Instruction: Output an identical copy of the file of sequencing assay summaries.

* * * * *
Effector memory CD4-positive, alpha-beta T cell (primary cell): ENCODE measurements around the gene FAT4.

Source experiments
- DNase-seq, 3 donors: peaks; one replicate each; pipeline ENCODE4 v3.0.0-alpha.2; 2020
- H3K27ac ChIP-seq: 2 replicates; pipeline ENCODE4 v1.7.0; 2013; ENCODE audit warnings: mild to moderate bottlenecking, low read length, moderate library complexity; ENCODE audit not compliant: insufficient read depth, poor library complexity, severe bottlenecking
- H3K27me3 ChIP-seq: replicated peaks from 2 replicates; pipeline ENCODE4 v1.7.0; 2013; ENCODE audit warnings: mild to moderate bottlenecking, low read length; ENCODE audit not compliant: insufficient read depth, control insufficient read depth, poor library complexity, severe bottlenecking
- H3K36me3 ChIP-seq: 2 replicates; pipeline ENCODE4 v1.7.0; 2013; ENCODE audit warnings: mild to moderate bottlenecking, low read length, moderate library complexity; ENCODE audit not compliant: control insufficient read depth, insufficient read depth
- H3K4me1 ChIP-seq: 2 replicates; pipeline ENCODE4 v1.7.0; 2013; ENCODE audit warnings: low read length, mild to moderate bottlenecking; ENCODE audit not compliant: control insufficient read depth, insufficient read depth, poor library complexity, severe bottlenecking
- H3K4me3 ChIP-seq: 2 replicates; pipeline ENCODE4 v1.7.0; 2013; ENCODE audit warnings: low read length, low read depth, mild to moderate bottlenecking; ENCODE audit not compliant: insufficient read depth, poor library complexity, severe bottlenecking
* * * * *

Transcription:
Effector memory CD4-positive, alpha-beta T cell (primary cell): ENCODE measurements around the gene FAT4.

Source experiments
- DNase-seq, 3 donors: peaks; one replicate each; pipeline ENCODE4 v3.0.0-alpha.2; 2020
- H3K27ac ChIP-seq: 2 replicates; pipeline ENCODE4 v1.7.0; 2013; ENCODE audit warnings: mild to moderate bottlenecking, low read length, moderate library complexity; ENCODE audit not compliant: insufficient read depth, poor library complexity, severe bottlenecking
- H3K27me3 ChIP-seq: replicated peaks from 2 replicates; pipeline ENCODE4 v1.7.0; 2013; ENCODE audit warnings: mild to moderate bottlenecking, low read length; ENCODE audit not compliant: insufficient read depth, control insufficient read depth, poor library complexity, severe bottlenecking
- H3K36me3 ChIP-seq: 2 replicates; pipeline ENCODE4 v1.7.0; 2013; ENCODE audit warnings: mild to moderate bottlenecking, low read length, moderate library complexity; ENCODE audit not compliant: control insufficient read depth, insufficient read depth
- H3K4me1 ChIP-seq: 2 replicates; pipeline ENCODE4 v1.7.0; 2013; ENCODE audit warnings: low read length, mild to moderate bottlenecking; ENCODE audit not compliant: control insufficient read depth, insufficient read depth, poor library complexity, severe bottlenecking
- H3K4me3 ChIP-seq: 2 replicates; pipeline ENCODE4 v1.7.0; 2013; ENCODE audit warnings: low read length, low read depth, mild to moderate bottlenecking; ENCODE audit not compliant: insufficient read depth, poor library complexity, severe bottlenecking